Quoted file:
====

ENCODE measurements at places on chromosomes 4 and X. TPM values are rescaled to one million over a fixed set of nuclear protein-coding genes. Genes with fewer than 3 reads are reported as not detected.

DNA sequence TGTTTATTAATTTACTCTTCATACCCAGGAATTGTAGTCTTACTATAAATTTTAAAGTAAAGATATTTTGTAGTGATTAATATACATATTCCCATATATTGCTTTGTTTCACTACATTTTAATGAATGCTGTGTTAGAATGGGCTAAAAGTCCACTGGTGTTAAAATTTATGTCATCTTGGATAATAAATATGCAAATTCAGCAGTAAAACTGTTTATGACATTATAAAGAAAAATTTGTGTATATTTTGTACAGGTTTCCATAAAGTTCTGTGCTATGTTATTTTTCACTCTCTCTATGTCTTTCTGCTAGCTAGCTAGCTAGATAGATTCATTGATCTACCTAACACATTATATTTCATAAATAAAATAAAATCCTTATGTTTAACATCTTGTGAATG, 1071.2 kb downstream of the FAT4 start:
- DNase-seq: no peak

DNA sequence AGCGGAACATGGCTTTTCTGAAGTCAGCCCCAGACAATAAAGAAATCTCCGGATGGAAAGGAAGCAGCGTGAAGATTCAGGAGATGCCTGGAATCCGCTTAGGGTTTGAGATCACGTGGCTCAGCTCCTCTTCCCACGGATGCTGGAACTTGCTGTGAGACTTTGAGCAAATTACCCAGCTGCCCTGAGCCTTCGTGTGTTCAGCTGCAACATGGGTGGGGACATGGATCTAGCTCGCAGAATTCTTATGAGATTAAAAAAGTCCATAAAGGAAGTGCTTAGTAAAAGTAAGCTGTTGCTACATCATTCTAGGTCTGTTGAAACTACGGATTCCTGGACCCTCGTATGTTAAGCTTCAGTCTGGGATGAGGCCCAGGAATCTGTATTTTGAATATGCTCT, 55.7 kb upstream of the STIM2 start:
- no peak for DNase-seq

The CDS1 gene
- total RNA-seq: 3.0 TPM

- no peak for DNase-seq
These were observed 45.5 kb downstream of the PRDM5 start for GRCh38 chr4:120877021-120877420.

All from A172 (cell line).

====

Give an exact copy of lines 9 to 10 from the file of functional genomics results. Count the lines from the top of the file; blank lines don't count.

These were observed 45.5 kb downstream of the PRDM5 start for GRCh38 chr4:120877021-120877420.

All from A172 (cell line).